How to surprise yourself and trick your audience into thinking a back to eden garden sucks.

I am sorry I haven’t provided an update in a while. Things have been kind of hectic adjusting to a new role in my career and trying to get my house situated for a new roommate situation. The job is improving. At first I was stressed about whether I was qualified for the  new role. I started to learn the ropes and am slowly gaining confidence and comfort. One of the things that has been difficult for me about changing jobs is that I spent the last 2 plus years earning and proving myself to be a valuable member of the team and culture. It is disconcerting to have to start that process over again.

Some things I miss are socializing, the structure of working for a larger organization, (if you can call 7-12 people large) and the perks of working in a shared space occupied by tech based companies. (Basically free happy hours, parties and opportunities to get exposed to some of the best things Denver has to offer it’s residents through community building events). I’m getting used to the solitude that working remotely affords and the freedom to run with my duties while not having to worry about being micromanaged. But I do crave more interactions, we are after all, social beings, are we not?

This is odd to me since for the majority of my life, I’ve chosen the lone wolf route, in work, in play and in much of everyday life. I guess working at rentbits exposed me to a more team oriented environment where I developed a certain level of social comfort I hadn’t experienced before. It is surprising to be quite frank.
What I enjoy is not having to commute anymore, and all things related to it such as paying for gas, dealing with road rage and ruining my already questionable vehicle with added mileage.

One of the reasons I picked a remote position, was to be able have mobility. I didn’t want to be stuck in a situation because my job demanded I live in a particular place. You never know what opportunities may present themselves and if my lifelong dream of living in the mountains became an option, I wouldn’t think twice about relocating.

On to the topic at hand! A few weeks ago, I wrote a post about being slightly disheartened about the way my garden had turned out. Things have changed and my sentiment was premature. Once the temperature increased, it was like some sort of force took over my garden and spawned new growth- “hulk style”. It seems that once the roots penetrated through the mulch into the rich soil beneath, the plants simply exploded with vitality and burst with buds at every juncture of their being. I braced myself for the coming flood of food that I wouldn’t know what to do with!

I do have some interesting insight I’ve recently gleaned from which type of mulching method produced the best results.  In the areas where I placed a thick layer of straw beneath the wood chip mulch, the soil seems richer with a higher propensity for retaining moisture. There could be a couple of reasons for this, one it was less aerated than the woodchip and more compressed. Straw also favors bacterial growth (which is what annuals or vegetable plants prefer) and woodmulch favors fungal growth. Once the woodchips have enough time to break down, the bacteria move in to digest what the fungus has left as a byproduct of decomposing the raw material. So it seems what I did was provide bacteria with adequate supply of food while fostering a fungal dominated substrate right over it.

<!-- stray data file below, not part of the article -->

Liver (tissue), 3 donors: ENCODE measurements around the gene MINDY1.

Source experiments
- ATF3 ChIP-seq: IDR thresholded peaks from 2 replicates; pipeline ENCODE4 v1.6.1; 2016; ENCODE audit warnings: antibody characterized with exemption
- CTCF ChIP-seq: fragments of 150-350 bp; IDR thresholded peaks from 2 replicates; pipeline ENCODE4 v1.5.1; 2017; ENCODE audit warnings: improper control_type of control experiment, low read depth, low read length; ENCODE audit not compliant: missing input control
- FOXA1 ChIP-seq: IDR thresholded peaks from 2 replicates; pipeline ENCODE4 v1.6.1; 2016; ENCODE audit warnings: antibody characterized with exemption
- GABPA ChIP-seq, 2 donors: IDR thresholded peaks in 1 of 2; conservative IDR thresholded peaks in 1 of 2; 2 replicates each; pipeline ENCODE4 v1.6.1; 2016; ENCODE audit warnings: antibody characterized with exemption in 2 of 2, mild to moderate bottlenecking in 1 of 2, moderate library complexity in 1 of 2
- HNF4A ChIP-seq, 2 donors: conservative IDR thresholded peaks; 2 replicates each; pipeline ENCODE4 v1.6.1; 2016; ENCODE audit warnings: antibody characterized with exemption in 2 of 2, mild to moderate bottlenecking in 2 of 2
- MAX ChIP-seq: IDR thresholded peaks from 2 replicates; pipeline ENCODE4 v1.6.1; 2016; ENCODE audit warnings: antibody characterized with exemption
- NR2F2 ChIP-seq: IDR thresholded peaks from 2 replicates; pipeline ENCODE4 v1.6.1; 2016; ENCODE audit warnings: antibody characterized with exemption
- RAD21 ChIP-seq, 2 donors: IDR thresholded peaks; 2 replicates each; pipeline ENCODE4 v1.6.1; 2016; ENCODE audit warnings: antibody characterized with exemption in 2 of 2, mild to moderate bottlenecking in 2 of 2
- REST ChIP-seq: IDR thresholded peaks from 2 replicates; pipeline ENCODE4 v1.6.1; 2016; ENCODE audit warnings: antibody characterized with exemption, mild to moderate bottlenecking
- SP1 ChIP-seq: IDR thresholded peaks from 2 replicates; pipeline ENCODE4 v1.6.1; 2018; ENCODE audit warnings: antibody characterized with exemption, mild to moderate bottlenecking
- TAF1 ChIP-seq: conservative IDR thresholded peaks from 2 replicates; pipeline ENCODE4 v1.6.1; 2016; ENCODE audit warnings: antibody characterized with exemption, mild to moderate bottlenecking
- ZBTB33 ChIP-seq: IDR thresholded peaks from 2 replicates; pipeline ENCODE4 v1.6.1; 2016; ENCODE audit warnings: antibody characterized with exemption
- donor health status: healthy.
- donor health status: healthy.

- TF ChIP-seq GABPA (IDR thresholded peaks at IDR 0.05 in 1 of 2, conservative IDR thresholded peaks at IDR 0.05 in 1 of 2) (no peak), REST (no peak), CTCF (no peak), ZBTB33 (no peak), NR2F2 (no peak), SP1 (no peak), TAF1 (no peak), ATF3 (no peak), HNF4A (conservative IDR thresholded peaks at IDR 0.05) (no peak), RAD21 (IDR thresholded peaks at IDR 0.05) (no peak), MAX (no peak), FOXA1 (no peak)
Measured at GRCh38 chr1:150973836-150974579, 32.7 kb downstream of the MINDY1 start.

This would be most advantageous because once the bacteria has completed digestion of the straw, it can move up into the woodchips that would have at that time, been partially digested by the fungus to start working on digesting the material there. This is a great revelation! It will determine my plan of action this fall in preparation of the garden beds for next season. I will alternate straw and wood chip mulch filling in each garden bed and top it off with a thick layer of compost where I plan to directly sow the seeds. It will offer alternative sources of fuel that are decomposing at differing rates to encourage both fungal and bacteria decomposition and hopefully provide the roots with a matrix to inject their roots without the risk of becoming dry or nitrogen deficient. Now, as for where I am going to source this material, well, that is another story. I am running out of space as to where I can store large piles of mulch or bales of straw. ?

To be continued….. P.S. I got chickens!



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Cocozelle

Cocozelle

Acorn Squash

Acorn Squash

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Onions and Leeks

Onions and Leeks

Collards, Kale plant on left is solo

Collards, Kale plant on left is solo

Never ending supply of squash!

Never ending supply of squash!

Buttercup romaine, the best variety I've grown yet

Buttercup romaine, the best variety I’ve grown yet

Kholorabi

Kholorabi

cabbage, I don't mind if the bugs have some too

cabbage, I don’t mind if the bugs have some too

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the middle island

the middle island

front garden rows

front garden rows

my skyscrapers are growing fast!

my skyscrapers are growing fast!

front squash

front squash

I've never seen squash plants as vigorous as these

I’ve never seen squash plants as vigorous as these

Front yard is out of control

Front yard is out of control

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